Beta-D-glucan (BDG) testing can help in the diagnosis of Pneumocystis pneumonia or invasive aspergillosis or candidiasis, but testing of unsuitable patients can lead to false positives and unnecessary antifungal treatment.
Dr Valeria Fabre and colleagues looked at testing records at Johns Hopkins University School of Medicine (Baltimore, USA), where ordering the BDG test is unrestricted. When they excluded patients with HSCT/SOT or other active haematological malignancy, 49% of the remaining BDG tests had been ordered inappropriately, costing the hospital at least $45,000 dollars per year.
Testing is only appropriate if:
1) Clinical presentation is compatible with a fungal infection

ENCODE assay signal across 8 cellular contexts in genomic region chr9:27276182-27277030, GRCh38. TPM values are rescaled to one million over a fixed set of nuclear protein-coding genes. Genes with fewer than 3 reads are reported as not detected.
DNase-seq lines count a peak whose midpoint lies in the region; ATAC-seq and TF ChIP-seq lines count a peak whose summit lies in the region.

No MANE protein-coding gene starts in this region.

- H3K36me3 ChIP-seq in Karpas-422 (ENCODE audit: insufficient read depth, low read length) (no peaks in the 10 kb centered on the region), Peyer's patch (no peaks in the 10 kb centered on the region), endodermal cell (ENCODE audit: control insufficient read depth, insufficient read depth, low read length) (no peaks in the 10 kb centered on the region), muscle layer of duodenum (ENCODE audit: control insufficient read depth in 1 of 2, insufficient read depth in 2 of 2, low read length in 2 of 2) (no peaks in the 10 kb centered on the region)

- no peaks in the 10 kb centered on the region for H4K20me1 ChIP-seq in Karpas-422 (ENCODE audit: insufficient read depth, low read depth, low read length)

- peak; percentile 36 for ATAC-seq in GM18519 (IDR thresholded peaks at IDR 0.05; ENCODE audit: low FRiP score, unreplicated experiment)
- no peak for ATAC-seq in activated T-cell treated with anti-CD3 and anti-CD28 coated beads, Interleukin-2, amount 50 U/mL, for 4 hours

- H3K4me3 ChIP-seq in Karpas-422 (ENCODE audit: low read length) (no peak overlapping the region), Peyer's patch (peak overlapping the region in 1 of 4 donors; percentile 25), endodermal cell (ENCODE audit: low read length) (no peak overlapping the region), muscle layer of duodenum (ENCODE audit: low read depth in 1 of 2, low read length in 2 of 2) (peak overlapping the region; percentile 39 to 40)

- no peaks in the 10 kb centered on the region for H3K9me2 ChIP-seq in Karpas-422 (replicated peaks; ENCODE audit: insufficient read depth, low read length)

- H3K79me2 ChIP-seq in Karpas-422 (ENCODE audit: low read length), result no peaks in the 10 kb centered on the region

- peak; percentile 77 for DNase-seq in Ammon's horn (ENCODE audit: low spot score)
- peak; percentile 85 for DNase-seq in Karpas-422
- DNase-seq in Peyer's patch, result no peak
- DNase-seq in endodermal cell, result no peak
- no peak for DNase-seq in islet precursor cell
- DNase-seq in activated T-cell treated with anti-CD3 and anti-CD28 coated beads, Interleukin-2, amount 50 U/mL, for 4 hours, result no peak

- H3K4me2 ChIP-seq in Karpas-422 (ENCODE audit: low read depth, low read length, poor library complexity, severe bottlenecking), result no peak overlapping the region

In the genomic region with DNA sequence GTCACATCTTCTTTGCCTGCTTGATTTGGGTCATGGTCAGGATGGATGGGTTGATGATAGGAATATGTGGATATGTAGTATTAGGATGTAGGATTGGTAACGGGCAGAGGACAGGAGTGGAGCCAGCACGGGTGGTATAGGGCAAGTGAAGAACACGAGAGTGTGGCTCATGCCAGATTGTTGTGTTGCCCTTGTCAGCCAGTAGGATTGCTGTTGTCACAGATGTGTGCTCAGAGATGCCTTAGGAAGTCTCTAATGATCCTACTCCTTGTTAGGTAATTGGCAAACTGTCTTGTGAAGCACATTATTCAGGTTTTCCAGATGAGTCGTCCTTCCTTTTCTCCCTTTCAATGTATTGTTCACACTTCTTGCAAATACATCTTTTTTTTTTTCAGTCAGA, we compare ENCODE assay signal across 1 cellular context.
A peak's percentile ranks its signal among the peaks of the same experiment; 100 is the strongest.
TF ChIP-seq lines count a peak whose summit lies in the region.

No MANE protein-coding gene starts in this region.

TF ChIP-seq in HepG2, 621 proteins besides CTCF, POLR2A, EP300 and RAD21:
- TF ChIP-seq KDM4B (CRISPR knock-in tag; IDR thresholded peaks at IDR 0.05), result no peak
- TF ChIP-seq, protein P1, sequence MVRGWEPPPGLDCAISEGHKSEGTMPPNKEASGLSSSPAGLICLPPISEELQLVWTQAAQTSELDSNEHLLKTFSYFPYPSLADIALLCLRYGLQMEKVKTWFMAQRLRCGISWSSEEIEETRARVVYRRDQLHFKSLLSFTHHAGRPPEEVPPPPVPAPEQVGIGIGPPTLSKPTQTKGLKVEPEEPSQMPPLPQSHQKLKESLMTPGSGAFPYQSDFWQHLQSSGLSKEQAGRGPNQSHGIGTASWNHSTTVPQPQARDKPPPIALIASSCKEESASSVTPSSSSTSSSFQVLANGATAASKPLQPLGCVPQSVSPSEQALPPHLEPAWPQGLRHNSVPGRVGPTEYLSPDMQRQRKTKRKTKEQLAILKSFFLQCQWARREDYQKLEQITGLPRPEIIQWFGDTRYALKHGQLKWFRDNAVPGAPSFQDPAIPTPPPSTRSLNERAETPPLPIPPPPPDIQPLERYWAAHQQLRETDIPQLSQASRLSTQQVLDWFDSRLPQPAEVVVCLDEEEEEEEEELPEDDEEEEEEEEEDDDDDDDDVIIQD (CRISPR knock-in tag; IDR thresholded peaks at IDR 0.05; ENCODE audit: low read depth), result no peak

2) One or more predisposing factors are present (immunosuppressant treatment; travel to endemic area; low CD4 count)
In some cases tests had been ordered for patients who lacked BOTH these criteria, or were already receiving antifungal therapy.
False positives are more common in patients who had received albumin, IVIG or TPN, and for a few days after surgery when cotton or rayon surgical swabs have been used. BDG is not a marker for mucormycosis or cryptococcosis.
MRCM offers the Fungitell BDG test with a turnaround time of 1-3 days. Send us a sample.